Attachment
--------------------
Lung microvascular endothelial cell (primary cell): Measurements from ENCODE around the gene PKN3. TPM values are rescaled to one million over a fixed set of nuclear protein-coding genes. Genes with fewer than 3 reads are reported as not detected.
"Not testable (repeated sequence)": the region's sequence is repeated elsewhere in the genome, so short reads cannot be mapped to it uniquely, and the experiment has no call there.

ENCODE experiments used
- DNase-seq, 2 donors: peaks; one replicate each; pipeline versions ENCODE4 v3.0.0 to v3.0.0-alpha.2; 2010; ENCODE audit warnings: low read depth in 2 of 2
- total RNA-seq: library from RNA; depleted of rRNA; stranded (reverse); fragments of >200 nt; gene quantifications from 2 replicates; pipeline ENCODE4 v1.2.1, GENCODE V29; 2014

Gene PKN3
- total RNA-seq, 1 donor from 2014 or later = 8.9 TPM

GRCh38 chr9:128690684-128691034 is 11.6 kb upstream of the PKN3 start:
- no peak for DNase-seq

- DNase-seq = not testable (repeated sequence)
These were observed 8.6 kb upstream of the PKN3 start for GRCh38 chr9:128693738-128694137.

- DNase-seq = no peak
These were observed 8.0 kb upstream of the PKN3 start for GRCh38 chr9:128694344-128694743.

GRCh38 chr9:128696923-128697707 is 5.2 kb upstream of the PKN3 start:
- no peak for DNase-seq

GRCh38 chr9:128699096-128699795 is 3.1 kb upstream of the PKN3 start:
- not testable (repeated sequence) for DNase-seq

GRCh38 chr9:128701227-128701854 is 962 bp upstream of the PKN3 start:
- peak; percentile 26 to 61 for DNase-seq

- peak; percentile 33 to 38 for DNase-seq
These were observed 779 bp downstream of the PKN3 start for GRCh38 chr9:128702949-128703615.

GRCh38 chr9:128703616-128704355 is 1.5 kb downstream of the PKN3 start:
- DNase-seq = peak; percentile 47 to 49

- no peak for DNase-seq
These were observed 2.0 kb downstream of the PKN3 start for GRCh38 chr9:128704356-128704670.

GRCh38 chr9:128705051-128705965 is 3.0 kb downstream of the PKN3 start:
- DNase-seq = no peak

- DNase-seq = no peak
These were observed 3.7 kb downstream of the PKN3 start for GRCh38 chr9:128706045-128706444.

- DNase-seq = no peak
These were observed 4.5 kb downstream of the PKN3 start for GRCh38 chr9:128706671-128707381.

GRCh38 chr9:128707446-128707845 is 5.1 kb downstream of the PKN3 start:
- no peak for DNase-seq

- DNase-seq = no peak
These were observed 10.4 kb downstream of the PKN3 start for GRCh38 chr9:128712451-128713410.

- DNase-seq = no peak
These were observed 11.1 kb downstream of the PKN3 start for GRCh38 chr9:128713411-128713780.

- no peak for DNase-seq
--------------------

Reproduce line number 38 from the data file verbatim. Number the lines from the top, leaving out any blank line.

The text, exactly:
- no peak for DNase-seq